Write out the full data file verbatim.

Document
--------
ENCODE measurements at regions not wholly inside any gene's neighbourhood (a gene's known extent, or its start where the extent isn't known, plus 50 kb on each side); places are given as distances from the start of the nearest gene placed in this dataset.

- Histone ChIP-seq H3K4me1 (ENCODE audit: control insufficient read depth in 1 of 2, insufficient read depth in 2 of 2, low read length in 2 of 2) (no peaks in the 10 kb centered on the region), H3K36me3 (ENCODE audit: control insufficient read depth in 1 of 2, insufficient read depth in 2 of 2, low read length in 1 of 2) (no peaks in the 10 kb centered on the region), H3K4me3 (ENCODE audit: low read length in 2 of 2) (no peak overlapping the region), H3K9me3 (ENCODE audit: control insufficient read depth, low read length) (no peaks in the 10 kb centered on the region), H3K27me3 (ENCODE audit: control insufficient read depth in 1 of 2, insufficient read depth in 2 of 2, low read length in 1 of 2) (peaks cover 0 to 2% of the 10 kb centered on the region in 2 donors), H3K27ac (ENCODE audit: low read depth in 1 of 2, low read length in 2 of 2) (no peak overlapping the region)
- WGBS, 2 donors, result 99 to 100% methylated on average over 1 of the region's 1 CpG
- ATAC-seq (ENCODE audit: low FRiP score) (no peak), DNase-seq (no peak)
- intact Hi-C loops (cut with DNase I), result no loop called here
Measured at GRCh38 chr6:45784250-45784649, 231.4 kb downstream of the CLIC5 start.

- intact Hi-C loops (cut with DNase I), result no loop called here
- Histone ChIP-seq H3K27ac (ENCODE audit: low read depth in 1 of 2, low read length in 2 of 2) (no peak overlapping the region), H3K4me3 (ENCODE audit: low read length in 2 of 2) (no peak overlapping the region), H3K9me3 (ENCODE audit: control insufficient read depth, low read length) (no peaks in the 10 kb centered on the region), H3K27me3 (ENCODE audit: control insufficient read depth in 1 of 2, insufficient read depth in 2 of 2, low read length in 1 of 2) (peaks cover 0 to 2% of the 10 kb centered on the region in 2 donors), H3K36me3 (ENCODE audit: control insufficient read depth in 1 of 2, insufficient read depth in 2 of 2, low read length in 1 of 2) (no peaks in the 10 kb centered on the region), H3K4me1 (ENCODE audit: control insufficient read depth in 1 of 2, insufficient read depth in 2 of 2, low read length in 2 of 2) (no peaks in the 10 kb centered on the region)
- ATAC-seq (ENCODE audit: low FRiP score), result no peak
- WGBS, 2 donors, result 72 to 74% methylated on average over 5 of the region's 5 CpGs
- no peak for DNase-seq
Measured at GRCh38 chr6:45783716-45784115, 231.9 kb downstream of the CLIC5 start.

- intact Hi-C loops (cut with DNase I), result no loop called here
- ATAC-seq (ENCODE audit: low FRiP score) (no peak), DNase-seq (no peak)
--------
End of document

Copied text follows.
ENCODE measurements at regions not wholly inside any gene's neighbourhood (a gene's known extent, or its start where the extent isn't known, plus 50 kb on each side); places are given as distances from the start of the nearest gene placed in this dataset.

- Histone ChIP-seq H3K4me1 (ENCODE audit: control insufficient read depth in 1 of 2, insufficient read depth in 2 of 2, low read length in 2 of 2) (no peaks in the 10 kb centered on the region), H3K36me3 (ENCODE audit: control insufficient read depth in 1 of 2, insufficient read depth in 2 of 2, low read length in 1 of 2) (no peaks in the 10 kb centered on the region), H3K4me3 (ENCODE audit: low read length in 2 of 2) (no peak overlapping the region), H3K9me3 (ENCODE audit: control insufficient read depth, low read length) (no peaks in the 10 kb centered on the region), H3K27me3 (ENCODE audit: control insufficient read depth in 1 of 2, insufficient read depth in 2 of 2, low read length in 1 of 2) (peaks cover 0 to 2% of the 10 kb centered on the region in 2 donors), H3K27ac (ENCODE audit: low read depth in 1 of 2, low read length in 2 of 2) (no peak overlapping the region)
- WGBS, 2 donors, result 99 to 100% methylated on average over 1 of the region's 1 CpG
- ATAC-seq (ENCODE audit: low FRiP score) (no peak), DNase-seq (no peak)
- intact Hi-C loops (cut with DNase I), result no loop called here
Measured at GRCh38 chr6:45784250-45784649, 231.4 kb downstream of the CLIC5 start.

- intact Hi-C loops (cut with DNase I), result no loop called here
- Histone ChIP-seq H3K27ac (ENCODE audit: low read depth in 1 of 2, low read length in 2 of 2) (no peak overlapping the region), H3K4me3 (ENCODE audit: low read length in 2 of 2) (no peak overlapping the region), H3K9me3 (ENCODE audit: control insufficient read depth, low read length) (no peaks in the 10 kb centered on the region), H3K27me3 (ENCODE audit: control insufficient read depth in 1 of 2, insufficient read depth in 2 of 2, low read length in 1 of 2) (peaks cover 0 to 2% of the 10 kb centered on the region in 2 donors), H3K36me3 (ENCODE audit: control insufficient read depth in 1 of 2, insufficient read depth in 2 of 2, low read length in 1 of 2) (no peaks in the 10 kb centered on the region), H3K4me1 (ENCODE audit: control insufficient read depth in 1 of 2, insufficient read depth in 2 of 2, low read length in 2 of 2) (no peaks in the 10 kb centered on the region)
- ATAC-seq (ENCODE audit: low FRiP score), result no peak
- WGBS, 2 donors, result 72 to 74% methylated on average over 5 of the region's 5 CpGs
- no peak for DNase-seq
Measured at GRCh38 chr6:45783716-45784115, 231.9 kb downstream of the CLIC5 start.

- intact Hi-C loops (cut with DNase I), result no loop called here
- ATAC-seq (ENCODE audit: low FRiP score) (no peak), DNase-seq (no peak)